Teaching Matters

Presentation 7 FR2

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Teaching Matters 2018 | Presentation Details | 2018


Designing low-fidelity simulation: A cognitive load theory approach


Richard Say, School of Health Science
Vasiliki Betihavas, University of Sydney
Denis Visentin, School of Health Science
Susannah Minutillo, Australian Technical and Management College


Excellent teaching happens by design

Presentation Type



Flexible Learning Space 2




This project evaluated a low-fidelity simulation workshop that taught nursing students how to assess and manage deteriorating patients. Cognitive load theory (CLT), which uses an understanding of brain architecture for effective educational design (Sweller, 2003), informed the design of the workshop.

Many nurses are underprepared to manage patients who are deteriorating (Purling & King, 2012) and simulation is frequently used to improve skills in this area (Fisher & King, 2013). However, literature favours the reporting of high-fidelity simulation over more cost-effective, low-fidelity approaches. Managing the deteriorating patient is a complex task with high intrinsic load. Since working memory is very limited, minimising the extraneous load that is superfluous to the task improves learning of new tasks (the intrinsic load). Hence, a CLT informed low-fidelity approach may enhance learning for nursing students (Fraser, et al., 2015).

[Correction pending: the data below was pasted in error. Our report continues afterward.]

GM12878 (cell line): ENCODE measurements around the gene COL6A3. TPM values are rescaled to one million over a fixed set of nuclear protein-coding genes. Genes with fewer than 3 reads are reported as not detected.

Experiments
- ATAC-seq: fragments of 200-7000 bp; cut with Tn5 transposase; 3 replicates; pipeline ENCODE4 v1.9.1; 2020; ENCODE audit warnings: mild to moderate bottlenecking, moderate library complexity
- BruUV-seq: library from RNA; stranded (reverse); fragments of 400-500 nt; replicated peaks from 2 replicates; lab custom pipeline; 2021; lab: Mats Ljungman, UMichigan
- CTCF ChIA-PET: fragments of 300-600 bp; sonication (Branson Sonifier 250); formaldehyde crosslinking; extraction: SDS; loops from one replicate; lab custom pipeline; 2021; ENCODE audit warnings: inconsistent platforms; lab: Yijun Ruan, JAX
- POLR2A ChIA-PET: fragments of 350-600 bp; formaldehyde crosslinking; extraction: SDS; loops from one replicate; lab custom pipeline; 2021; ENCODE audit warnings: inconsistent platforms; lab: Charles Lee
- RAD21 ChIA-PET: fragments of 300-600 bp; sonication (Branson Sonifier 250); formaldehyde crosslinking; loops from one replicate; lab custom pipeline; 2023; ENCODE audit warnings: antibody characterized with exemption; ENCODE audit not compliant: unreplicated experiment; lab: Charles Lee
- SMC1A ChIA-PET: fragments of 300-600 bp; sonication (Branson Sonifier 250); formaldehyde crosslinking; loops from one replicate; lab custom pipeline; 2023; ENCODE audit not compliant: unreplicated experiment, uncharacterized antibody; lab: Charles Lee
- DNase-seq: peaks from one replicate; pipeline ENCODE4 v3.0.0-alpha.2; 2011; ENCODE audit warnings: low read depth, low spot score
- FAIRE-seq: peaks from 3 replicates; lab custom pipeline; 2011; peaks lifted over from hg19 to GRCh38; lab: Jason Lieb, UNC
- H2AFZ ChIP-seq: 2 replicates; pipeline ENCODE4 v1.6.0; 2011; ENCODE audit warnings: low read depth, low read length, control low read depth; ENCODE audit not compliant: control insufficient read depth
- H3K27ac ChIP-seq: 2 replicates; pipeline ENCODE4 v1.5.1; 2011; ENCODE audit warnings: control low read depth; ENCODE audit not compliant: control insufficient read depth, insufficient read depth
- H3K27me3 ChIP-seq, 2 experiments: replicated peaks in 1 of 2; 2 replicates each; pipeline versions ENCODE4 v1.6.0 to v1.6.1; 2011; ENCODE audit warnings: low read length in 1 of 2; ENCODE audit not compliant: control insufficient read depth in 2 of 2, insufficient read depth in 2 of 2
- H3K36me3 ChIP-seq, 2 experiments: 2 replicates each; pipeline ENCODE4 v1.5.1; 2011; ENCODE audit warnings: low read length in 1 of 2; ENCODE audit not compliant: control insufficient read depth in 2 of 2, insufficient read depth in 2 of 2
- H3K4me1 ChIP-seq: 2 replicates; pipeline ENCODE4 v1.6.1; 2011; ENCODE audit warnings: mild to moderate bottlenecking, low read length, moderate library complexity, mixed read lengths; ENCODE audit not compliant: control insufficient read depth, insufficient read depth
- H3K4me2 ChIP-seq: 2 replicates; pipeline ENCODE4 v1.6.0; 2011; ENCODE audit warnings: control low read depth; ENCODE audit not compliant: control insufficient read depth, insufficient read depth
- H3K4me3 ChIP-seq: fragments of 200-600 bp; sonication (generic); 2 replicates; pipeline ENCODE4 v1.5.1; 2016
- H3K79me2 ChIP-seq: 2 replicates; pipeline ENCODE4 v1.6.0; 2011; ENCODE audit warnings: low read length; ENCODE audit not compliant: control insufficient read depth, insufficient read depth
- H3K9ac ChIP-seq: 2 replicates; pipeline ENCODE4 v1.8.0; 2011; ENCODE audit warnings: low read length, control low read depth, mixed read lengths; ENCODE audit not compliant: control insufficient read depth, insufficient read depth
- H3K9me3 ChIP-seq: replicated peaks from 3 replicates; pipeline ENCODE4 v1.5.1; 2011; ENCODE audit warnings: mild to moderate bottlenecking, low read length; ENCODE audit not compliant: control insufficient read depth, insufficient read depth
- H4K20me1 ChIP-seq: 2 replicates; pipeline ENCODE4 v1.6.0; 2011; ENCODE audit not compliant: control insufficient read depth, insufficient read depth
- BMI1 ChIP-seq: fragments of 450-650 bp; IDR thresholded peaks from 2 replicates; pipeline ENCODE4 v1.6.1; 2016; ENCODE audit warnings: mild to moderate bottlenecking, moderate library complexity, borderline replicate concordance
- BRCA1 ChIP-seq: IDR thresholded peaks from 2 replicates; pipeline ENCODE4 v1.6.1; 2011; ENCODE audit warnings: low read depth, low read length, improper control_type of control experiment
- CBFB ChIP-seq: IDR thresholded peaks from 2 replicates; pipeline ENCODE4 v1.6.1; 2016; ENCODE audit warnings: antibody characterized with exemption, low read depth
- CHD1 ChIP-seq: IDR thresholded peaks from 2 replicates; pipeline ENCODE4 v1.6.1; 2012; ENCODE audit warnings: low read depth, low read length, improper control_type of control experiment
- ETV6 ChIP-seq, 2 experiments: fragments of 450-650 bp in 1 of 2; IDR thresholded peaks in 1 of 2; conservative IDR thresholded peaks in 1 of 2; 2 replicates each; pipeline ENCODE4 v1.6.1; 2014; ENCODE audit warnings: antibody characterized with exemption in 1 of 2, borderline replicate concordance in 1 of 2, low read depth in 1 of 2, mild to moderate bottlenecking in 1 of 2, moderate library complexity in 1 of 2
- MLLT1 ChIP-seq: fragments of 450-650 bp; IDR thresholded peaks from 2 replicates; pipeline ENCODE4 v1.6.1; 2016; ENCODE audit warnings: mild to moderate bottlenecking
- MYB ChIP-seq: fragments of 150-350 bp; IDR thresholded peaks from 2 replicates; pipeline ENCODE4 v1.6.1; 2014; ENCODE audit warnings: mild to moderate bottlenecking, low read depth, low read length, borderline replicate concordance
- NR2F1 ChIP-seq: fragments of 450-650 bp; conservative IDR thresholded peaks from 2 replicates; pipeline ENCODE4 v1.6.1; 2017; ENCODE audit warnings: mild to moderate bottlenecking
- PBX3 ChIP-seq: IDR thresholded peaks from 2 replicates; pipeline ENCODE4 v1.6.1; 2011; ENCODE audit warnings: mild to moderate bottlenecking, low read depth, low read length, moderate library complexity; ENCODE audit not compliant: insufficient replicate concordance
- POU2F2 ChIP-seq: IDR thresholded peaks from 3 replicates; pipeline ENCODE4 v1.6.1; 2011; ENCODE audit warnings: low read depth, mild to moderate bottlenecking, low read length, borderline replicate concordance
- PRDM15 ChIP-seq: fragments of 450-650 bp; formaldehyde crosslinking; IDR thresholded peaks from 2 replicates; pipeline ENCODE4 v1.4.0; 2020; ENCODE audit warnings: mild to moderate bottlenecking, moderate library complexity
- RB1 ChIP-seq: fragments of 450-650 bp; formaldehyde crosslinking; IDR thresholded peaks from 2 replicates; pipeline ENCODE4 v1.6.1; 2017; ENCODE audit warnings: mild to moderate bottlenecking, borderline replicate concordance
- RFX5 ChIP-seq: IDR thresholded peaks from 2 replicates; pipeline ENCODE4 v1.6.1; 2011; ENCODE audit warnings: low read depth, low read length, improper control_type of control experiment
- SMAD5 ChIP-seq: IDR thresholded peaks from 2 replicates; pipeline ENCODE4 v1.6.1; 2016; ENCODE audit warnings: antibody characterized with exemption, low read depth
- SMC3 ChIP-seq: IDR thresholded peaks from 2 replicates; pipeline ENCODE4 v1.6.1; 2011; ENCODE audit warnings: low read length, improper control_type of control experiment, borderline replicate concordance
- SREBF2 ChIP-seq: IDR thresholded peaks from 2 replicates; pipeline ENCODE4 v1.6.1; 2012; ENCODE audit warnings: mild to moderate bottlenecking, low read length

Fourteen second-year nursing students attended a one-day program utilising CLT informed simulation designed to minimise extraneous cognitive load, with n = 13 completing evaluations. A single arm pre-post evaluation of students’ confidence in managing the deteriorating patient was performed. Post-intervention, students improved their mean overall confidence from 2.98 (0.19) to 4.47 (0.12) on a 5-point scale (mean diff = 1.49, p< 0.001). Confidence increased significantly in all seven areas of managing deteriorating patients, demonstrating the importance of CLT informed low-fidelity simulation for learning new and complex tasks in undergraduate nursing programs.

This presentation is for educators who are interested in low-cost simulation for skill development. An exploration of the effectiveness of low-fidelity simulation is discussed, including the application of CLT to simulation.


Sweller, J. (2003). Evolution of human cognitive architecture, in The psychology of learning and motivation: Advances in research and theory, B.H. Ross, Editor. Elsevier Science: New York, US. p. 215-266.

Purling, A. and King, L. (2012). A literature review: graduate nurses' preparedness for recognising and responding to the deteriorating patient. Journal of Clinical Nursing, 21(23-24): p. 3451-3465.

Fisher, D. and King, L. (2013). An integrative literature review on preparing nursing students through simulation to recognize and respond to the deteriorating patient. Journal of Advanced Nursing, 2013. 69(11): p. 2375-2388.

Fraser, K.L., Ayres, P. and Sweller, J. (2015). Cognitive load theory for the design of medical simulations. Simulation in Healthcare. 10(5): p. 295-307.

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